Charity – spiritual or mundane?
Some pious people give charity, seeing it as an investment in a bank that lasts beyond death – the good karma will benefit them in their future lives.
This vision of charity as a karmic investment can make such pious people seem not compassionate, but calculative. As spiritualists seeking liberation from the law of karma, we may become calculative in another way. Knowing that we get reactions not just for our bad deeds, but also for our good deeds, we may refuse to give charity to protect ourselves from reactions. Such an attitude can make us heartless, or at least seem heartless.
The Bhagavad-gita (06.32) states that the topmost spiritualists see the essential equality of all living beings and strive to benefit them. This means that they are not at all heartless; they are wholeheartedly concerned with the welfare of others.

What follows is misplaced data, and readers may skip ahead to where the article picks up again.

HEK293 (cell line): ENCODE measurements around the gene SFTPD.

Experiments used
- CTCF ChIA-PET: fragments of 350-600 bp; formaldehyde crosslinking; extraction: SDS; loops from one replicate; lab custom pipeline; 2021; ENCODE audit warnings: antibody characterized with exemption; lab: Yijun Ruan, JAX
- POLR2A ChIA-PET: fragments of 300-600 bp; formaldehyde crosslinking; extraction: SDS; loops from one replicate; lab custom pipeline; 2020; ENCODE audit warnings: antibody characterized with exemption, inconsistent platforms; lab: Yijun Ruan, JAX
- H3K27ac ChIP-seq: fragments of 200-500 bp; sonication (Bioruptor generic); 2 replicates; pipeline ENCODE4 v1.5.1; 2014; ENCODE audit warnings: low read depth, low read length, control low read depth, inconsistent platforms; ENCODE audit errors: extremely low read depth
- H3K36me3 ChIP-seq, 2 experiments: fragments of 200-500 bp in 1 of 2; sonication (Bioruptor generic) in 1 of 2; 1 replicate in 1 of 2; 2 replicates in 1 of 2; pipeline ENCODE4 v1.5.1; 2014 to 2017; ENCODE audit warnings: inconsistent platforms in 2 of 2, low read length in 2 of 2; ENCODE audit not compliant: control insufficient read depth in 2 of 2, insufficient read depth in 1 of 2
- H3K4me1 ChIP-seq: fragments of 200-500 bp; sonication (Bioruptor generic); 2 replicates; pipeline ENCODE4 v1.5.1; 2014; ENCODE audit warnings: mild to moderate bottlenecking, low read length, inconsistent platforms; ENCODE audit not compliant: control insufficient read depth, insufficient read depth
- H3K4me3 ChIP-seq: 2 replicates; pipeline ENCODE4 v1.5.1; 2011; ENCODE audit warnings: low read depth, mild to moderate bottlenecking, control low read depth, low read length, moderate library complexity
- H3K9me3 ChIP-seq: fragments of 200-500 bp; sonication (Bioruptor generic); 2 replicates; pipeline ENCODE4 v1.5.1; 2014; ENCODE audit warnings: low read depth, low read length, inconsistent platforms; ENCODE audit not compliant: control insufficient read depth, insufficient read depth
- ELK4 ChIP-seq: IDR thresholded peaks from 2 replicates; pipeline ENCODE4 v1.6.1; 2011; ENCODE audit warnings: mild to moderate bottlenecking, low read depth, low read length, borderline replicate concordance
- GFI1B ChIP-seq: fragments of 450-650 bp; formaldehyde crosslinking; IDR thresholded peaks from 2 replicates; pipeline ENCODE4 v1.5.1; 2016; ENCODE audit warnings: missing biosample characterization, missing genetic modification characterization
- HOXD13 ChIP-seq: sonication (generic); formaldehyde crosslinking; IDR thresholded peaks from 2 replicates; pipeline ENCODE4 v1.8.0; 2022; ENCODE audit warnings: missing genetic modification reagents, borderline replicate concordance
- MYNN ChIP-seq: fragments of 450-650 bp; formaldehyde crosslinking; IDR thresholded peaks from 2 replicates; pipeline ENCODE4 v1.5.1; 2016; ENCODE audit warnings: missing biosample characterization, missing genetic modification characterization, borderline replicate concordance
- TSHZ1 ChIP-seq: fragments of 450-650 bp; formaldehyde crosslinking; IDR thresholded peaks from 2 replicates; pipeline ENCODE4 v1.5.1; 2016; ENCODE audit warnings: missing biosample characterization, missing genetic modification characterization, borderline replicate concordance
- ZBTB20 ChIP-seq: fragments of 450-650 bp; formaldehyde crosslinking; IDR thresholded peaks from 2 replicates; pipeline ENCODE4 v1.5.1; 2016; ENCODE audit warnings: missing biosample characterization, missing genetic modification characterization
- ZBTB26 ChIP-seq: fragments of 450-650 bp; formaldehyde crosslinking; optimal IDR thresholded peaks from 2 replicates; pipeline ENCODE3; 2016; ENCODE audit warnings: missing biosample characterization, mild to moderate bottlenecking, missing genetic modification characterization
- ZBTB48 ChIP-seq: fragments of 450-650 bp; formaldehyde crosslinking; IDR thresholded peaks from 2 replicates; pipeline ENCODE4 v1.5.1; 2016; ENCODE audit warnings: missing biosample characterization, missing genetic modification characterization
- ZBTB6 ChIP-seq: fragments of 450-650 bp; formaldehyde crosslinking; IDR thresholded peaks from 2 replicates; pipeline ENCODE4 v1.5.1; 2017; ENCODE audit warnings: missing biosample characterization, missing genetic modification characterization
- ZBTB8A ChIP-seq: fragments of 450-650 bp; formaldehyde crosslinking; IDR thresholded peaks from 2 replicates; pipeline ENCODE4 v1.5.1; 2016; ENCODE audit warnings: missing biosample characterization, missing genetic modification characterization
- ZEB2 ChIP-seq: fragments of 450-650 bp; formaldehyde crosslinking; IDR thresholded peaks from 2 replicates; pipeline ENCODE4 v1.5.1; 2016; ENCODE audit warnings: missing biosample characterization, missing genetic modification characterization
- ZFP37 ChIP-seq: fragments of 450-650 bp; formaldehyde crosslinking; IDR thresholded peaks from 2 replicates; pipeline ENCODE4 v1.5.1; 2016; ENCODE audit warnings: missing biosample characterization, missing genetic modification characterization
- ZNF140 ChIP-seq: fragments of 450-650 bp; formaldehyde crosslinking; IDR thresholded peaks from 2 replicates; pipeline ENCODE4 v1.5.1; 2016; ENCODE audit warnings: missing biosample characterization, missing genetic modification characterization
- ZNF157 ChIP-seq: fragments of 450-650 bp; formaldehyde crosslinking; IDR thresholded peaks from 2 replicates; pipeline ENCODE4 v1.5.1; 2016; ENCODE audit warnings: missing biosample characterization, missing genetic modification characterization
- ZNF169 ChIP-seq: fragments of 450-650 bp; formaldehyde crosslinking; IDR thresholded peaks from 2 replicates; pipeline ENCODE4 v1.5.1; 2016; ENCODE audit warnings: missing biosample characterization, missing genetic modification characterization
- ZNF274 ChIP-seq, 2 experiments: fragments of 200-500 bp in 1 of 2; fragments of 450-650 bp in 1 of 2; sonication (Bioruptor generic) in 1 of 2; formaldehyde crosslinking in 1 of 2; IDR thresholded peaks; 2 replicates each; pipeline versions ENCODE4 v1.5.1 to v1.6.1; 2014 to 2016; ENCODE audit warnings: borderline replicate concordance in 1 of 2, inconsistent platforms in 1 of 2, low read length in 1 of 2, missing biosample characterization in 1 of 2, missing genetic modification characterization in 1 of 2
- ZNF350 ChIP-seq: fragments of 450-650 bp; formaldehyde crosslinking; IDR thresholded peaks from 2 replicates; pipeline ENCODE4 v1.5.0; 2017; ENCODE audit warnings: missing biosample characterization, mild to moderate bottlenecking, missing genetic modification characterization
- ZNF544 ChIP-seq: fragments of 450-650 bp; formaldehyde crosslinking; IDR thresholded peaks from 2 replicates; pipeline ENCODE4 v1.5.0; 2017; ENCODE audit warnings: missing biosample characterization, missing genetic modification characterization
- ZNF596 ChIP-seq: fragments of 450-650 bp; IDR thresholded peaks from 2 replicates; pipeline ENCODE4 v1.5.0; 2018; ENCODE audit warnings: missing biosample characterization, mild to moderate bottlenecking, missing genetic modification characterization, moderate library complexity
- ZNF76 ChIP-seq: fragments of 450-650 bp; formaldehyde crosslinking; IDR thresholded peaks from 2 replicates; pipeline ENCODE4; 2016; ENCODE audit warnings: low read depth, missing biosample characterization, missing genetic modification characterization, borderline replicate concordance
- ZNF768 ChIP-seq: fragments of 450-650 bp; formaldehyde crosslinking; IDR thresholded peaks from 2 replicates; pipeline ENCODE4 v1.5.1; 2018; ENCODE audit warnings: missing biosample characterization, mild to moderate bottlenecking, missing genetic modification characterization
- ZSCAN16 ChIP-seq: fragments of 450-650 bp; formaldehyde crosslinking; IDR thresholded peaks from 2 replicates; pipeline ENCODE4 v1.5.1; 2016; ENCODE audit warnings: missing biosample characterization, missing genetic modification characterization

When we see our essential equality with people, we understand that they are at their core, souls, and they need spiritual care the most. So, we share the best spiritual care by connecting them with the one who cares the most for them, God, Krishna. He is the whole whose eternal parts we all are. When we learn to harmonise in love with Him, we find life’s highest fulfilment. Having glimpsed this fulfilment through our devotional practices, we want everyone to relish it. So we share Krishna’s message of love with them. And the Gita (18.68) assures that such sharers are granted pure spiritual love.
However, devotees share Krishna not primarily for their own liberation but simply for sharing happiness. And to aid people in coming closer to Krishna, devotees do whatever it takes, including caring for people materially if necessary.
When we share Krishna’s message with the intent of truly helping others, then our engaging in that supremely compassionate activity becomes truly infused with compassion.
He is a perfect yogī who, by comparison to his own self, sees the true equality of all beings, in both their happiness and their distress, O Arjuna! – Bhagavad Gita 6.32